20 books that local experts say you should read this fall

We asked staff members at Brookline Booksmith, Harvard Book Store, Porter Square Books, and Trident Booksellers & Café for the titles they’re most excited to crack open this season.

Watertown, MA - 02/07/19 - Ed Drew (cq) reads a book at the Watertown Free Public Library.  Watertown is in the midst of a construction boom and rising home prices.  (Lane Turner/Globe Staff) Reporter:  ()  Topic: ()
–Lane Turner / The Boston Globe, File

Fall — with its crisp weather and bright colors — is on New England’s doorstep. 

To prepare for the darkening days of autumn, we asked staff members at four local bookstores — Brookline Booksmith, Harvard Book Store, Porter Square Books, and Trident Booksellers & Cafe — for the 2019 titles they’re most looking forward to reading this season. Whether you’re enjoying the foliage or curling up with a pumpkin spice beverage, they said these novels, story collections, and nonfiction picks will help get you through the changing of the seasons.

“How to Be an Antiracist” by Ibram X. Kendi (Aug. 13)

Nick Petrulakis, assistant manager at Brookline Booksmith, said he found this work of nonfiction that examines racism “fascinating,” “uncomfortable,” and necessary. Kendi, who won the National Book Award for his 2016 work “Stamped from the Beginning,” takes readers through the concept of “antiracism,” setting out the idea that people can work on being “antiracist” by labeling “racism” not as a pejorative but a behavior. “It’s really important obviously because of the cultural and political discussions that we continue to have in this country and the world surrounding race,” Petrulakis said. 

“Inland” by Téa Obreht (Aug. 13)

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Courtney Flynn, manager of Trident Booksellers & Café, said if you love good writing, this new novel from the author of “The Tiger’s Wife” is your book for the fall. “Her writing is just beautiful,” Flynn said. “[It’s] really poetic. [Obreht] has a way of kind of twisting language into making really evocative images.” The new work, which is set in the late 1800s on the American frontier, already has the endorsement of former president Barack Obama, who included the novel on the list of books he read on vacation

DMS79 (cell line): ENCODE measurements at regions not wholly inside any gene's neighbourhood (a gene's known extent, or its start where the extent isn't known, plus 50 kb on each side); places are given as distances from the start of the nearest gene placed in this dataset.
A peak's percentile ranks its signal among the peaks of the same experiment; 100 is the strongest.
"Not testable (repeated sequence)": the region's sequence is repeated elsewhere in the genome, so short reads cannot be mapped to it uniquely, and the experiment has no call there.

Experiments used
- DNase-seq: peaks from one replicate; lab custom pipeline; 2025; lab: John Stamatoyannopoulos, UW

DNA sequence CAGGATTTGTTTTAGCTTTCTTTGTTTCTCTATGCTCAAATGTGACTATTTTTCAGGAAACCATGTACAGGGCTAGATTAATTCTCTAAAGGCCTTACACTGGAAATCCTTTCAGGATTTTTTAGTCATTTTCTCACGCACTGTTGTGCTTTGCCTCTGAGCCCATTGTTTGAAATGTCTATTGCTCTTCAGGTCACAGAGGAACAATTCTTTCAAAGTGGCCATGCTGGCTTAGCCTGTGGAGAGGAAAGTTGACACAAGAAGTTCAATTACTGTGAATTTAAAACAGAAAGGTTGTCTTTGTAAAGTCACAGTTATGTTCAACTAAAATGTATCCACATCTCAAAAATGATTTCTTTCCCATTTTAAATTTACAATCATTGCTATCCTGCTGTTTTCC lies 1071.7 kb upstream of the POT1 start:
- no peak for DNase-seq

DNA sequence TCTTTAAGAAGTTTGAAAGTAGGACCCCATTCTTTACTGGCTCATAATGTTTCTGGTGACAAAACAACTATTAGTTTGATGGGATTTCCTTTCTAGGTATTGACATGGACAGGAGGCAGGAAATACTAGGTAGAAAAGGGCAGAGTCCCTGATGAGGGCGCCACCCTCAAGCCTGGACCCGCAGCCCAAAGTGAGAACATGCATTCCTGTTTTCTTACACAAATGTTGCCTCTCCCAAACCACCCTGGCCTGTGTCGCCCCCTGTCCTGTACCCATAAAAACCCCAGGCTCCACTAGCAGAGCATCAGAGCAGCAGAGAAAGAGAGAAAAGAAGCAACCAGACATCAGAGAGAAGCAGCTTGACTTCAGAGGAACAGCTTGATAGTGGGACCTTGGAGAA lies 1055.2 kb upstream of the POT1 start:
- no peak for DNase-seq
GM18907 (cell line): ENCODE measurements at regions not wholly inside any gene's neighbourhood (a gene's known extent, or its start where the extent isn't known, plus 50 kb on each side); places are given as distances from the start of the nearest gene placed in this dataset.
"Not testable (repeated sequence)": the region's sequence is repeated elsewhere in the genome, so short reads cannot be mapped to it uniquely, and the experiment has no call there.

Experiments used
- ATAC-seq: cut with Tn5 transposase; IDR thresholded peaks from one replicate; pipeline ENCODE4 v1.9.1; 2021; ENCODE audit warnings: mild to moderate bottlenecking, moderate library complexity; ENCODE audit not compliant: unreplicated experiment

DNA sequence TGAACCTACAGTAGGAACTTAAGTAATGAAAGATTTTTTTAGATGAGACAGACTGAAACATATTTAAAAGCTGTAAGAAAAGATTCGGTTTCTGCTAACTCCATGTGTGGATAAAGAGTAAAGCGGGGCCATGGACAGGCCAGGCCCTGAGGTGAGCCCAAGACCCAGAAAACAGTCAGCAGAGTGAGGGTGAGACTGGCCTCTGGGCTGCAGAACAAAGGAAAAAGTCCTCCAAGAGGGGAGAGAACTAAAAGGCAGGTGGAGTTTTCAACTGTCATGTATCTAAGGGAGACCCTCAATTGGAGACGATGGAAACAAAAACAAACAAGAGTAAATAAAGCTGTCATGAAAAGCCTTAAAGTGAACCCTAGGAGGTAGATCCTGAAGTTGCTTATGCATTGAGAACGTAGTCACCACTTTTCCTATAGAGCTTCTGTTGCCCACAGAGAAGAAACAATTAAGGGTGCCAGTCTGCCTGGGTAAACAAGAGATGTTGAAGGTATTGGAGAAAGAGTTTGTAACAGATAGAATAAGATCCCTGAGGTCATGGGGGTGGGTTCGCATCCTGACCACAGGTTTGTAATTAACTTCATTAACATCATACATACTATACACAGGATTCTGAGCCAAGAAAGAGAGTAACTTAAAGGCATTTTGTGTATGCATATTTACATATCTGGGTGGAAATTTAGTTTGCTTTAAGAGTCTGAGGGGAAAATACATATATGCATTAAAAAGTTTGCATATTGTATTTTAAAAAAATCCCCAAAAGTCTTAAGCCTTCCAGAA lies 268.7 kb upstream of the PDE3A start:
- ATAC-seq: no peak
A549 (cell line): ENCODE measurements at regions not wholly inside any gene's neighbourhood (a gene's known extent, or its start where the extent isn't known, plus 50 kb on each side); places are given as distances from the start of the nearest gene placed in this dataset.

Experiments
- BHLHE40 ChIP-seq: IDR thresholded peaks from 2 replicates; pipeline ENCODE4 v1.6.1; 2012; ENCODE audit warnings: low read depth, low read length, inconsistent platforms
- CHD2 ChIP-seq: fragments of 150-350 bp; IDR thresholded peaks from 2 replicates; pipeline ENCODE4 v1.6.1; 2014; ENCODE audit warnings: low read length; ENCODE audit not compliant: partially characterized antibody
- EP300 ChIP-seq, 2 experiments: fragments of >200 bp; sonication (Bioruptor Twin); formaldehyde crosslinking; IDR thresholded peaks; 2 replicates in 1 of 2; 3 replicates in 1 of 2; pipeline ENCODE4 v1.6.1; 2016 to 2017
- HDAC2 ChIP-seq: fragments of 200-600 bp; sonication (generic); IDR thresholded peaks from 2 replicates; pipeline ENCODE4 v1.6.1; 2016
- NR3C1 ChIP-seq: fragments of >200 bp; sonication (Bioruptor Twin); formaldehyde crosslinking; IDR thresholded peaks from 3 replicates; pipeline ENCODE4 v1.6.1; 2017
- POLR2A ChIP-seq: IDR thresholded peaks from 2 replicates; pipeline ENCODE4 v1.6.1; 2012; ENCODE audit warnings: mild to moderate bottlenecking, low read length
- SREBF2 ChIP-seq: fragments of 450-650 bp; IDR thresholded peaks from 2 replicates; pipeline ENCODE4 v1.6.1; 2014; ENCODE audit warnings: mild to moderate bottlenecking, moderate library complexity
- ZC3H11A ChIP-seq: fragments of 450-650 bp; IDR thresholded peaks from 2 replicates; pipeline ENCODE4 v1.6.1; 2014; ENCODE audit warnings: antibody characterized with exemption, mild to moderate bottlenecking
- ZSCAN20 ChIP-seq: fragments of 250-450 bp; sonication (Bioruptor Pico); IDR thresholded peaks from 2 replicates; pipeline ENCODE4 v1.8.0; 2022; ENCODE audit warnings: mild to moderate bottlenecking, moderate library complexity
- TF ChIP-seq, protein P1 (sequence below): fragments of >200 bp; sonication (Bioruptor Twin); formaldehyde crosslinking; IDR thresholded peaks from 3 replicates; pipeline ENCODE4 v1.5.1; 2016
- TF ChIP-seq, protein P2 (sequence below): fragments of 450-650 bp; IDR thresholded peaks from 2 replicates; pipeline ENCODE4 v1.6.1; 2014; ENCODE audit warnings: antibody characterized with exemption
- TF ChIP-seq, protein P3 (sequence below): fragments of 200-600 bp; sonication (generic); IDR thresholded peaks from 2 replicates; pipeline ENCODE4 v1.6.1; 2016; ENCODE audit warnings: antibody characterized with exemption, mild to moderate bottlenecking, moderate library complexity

“How To” by Randall Munroe (Sept. 3)

Rachel Cass, book buyer at Harvard Book Store, said the entire store is excited about this new work, which blends science and humor. In it, Munroe uses stick figure drawings to break down scientific explanations for “common problems” such as “how to change a lightbulb.” But instead of the explanation you’d expect, there’s an unusually complex, but scientifically sound, solution. “They’re really fun and sort of wacky but also really solid, great science,” Cass said. 

“The Sweetest Fruits” by Monique Truong (Sept. 3)

Petrulakis said he loves this novel, which weaves together the stories of three women whose lives intersected with that of Lafcadio Hearn, an explorer and author who wrote about Japan. Through the witness accounts of the women — his mother, first wife, and second wife — Truong captures Hearn’s life while also dissecting the limitations of race and gender the characters faced in the 1800s. “What Truong has done brilliantly here is that by very decidedly placing the story in the past … the same problems, the same divisiveness, the same fractures, somehow have almost grown deeper and more stark here in 2019,” Petrulakis said. 

“The Testaments” by Margaret Atwood (Sept. 10)

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The sequel to Atwood’s cultural touchstone “The Handmaid’s Tale” is probably the most anticipated novel of the season, if not the year, Flynn said. While no one has read it yet, Flynn said she’s confident the novel will contain just as much foresight from Atwood about the direction of American society as her 1985 work. “She’s not going to hold back giving us a further story from ‘The Handmaid’s Tale,’ and she’s very aware of the political world we’re living in,” she said. “I think that it will be very interesting — I’m so excited about [this] one.”